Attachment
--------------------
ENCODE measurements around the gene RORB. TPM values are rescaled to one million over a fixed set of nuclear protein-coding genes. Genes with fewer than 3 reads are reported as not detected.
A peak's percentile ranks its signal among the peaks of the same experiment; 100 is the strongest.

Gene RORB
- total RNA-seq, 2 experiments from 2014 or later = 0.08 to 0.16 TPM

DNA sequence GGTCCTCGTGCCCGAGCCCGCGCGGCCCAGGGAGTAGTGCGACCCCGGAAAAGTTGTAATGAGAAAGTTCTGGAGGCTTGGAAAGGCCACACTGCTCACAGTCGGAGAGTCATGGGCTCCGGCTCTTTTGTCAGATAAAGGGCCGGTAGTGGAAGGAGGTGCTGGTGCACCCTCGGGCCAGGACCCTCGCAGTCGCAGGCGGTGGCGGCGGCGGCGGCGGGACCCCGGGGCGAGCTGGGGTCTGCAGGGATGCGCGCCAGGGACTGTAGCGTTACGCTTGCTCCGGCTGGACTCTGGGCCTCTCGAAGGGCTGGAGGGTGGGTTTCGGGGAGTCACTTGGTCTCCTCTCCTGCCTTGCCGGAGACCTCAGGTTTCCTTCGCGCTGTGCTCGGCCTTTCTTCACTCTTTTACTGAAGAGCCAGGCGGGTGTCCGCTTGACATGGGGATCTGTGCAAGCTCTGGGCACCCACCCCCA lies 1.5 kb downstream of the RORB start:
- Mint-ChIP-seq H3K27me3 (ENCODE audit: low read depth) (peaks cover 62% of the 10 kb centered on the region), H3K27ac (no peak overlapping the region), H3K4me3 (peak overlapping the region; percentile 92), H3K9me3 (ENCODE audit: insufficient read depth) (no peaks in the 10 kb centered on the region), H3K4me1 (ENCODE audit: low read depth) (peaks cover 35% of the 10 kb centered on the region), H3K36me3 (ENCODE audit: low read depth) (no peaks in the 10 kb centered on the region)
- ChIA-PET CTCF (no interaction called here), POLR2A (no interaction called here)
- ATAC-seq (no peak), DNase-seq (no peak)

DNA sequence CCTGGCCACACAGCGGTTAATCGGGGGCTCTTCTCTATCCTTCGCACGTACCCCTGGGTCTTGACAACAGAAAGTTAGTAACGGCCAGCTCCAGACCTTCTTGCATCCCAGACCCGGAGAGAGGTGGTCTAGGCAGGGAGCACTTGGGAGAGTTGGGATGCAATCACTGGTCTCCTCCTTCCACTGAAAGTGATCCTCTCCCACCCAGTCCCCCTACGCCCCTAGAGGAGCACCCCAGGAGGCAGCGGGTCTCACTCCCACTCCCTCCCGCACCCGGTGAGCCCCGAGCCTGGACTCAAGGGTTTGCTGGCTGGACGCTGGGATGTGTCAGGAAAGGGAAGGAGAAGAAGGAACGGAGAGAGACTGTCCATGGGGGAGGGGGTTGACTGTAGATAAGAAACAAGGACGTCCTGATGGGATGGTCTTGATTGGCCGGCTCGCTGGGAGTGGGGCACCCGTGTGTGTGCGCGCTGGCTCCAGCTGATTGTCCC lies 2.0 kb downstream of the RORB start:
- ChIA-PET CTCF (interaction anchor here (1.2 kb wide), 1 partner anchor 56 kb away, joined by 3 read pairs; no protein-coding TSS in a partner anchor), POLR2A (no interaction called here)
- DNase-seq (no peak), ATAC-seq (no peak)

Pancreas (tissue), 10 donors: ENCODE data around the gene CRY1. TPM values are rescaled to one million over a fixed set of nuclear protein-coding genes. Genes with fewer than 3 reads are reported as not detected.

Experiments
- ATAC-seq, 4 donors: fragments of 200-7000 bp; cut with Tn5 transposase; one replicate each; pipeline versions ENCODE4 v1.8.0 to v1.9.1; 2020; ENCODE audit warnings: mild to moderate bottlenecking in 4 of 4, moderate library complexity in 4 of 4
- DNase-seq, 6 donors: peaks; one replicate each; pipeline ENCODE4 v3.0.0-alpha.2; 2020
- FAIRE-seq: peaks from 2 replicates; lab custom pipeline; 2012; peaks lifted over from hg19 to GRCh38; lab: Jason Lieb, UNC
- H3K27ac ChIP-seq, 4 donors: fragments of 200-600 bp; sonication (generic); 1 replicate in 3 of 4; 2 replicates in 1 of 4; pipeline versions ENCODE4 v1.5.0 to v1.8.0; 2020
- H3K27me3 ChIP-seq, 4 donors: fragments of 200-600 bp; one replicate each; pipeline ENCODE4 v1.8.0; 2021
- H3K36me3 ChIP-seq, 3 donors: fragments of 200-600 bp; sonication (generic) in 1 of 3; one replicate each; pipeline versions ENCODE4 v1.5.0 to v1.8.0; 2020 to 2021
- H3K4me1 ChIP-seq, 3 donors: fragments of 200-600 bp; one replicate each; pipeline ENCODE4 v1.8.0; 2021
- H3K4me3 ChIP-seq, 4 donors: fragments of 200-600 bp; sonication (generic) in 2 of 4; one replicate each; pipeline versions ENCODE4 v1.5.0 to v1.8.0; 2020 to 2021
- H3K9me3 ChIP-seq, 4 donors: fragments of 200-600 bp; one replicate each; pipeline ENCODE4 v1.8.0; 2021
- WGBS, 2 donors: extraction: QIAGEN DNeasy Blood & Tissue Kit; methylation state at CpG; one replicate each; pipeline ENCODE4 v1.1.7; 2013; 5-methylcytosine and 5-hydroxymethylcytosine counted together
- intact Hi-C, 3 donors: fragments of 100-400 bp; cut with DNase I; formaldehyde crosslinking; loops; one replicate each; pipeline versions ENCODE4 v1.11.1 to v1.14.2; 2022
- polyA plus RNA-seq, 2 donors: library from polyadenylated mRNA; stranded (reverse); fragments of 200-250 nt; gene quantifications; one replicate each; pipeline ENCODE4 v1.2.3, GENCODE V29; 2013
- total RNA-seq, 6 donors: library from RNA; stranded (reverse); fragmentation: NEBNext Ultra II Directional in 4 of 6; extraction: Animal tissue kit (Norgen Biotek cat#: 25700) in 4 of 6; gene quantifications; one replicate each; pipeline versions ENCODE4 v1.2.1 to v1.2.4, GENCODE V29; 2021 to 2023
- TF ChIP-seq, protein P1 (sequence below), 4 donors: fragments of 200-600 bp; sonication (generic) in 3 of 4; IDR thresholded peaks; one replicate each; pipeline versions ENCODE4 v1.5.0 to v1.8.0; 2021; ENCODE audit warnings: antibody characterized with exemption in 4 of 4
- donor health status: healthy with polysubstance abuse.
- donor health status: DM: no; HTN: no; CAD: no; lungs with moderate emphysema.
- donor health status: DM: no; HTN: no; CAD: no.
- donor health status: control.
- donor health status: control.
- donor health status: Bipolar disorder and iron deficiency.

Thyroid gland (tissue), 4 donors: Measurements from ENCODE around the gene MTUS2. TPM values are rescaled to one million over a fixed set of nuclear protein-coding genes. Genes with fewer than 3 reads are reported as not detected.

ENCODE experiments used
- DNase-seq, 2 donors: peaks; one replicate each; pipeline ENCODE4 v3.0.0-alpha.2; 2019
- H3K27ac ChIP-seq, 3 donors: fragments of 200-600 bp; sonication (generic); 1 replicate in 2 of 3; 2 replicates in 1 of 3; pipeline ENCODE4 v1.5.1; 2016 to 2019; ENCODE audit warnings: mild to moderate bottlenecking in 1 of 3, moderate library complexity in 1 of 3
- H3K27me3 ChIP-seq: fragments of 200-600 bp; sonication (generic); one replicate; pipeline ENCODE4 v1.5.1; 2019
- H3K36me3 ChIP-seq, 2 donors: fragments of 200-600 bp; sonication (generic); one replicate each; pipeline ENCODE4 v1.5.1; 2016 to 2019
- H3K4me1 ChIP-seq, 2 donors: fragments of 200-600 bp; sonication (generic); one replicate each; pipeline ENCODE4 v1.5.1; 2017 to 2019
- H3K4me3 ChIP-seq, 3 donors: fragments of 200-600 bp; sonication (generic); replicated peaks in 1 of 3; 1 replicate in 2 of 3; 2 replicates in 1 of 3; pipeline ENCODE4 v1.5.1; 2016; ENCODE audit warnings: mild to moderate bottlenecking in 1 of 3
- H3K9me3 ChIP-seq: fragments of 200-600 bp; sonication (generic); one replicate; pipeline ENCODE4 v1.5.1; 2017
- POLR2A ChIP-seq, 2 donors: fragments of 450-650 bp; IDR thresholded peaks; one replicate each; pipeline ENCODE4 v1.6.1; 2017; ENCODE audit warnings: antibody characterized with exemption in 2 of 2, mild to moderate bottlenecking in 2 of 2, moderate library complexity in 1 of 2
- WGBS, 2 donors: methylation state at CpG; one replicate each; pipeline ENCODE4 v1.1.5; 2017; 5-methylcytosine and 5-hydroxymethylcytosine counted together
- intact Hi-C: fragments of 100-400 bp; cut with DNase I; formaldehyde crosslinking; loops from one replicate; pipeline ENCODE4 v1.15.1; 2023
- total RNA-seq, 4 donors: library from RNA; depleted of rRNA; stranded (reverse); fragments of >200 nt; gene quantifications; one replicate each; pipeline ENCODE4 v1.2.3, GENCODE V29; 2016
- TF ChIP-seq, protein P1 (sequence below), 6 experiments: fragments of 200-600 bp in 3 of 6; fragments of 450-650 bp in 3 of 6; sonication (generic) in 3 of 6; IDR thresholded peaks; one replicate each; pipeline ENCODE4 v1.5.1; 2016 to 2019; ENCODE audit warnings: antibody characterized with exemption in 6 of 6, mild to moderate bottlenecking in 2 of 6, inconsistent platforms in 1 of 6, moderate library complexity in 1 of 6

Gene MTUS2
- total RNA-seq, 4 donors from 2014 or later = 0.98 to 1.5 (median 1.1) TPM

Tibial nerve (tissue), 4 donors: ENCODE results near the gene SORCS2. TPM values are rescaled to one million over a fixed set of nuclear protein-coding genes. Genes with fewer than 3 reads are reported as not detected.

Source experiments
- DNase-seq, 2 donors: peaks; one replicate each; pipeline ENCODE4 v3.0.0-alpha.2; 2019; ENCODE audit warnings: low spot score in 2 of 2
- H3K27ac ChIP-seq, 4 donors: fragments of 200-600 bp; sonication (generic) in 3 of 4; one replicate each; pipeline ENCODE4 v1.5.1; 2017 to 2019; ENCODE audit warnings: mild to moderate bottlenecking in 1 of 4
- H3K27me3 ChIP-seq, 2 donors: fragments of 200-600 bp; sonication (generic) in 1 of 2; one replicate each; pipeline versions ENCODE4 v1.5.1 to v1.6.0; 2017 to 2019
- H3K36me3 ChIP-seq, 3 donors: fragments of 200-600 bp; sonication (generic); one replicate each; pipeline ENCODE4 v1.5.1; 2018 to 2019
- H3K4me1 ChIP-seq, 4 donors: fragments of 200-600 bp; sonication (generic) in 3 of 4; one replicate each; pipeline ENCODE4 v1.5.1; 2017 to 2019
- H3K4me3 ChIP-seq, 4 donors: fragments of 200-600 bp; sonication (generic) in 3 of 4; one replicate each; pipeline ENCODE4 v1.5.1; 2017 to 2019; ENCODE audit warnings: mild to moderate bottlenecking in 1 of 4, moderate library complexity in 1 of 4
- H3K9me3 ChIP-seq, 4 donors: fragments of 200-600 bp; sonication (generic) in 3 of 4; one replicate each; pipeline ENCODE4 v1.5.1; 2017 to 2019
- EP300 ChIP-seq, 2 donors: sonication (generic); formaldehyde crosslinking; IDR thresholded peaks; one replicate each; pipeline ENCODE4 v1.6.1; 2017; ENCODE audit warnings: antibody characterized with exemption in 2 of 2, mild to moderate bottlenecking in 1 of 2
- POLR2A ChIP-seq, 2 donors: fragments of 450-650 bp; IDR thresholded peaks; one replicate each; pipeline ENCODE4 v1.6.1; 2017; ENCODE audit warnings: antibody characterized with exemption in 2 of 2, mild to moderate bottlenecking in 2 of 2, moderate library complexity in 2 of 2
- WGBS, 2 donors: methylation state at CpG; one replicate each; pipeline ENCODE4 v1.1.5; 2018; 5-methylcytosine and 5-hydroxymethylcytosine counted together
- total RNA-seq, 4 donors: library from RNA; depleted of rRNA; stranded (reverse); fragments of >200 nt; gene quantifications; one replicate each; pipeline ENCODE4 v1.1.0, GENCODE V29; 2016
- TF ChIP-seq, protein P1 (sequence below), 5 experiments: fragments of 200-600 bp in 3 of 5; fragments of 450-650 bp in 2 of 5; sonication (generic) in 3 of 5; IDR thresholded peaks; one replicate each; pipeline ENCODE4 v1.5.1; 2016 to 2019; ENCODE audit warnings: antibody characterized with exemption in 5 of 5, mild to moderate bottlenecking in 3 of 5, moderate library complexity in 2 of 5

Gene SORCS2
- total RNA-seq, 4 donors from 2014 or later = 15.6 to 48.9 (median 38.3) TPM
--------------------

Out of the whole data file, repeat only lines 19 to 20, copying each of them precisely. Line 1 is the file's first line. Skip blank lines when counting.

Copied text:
- H3K36me3 ChIP-seq, 3 donors: fragments of 200-600 bp; sonication (generic) in 1 of 3; one replicate each; pipeline versions ENCODE4 v1.5.0 to v1.8.0; 2020 to 2021
- H3K4me1 ChIP-seq, 3 donors: fragments of 200-600 bp; one replicate each; pipeline ENCODE4 v1.8.0; 2021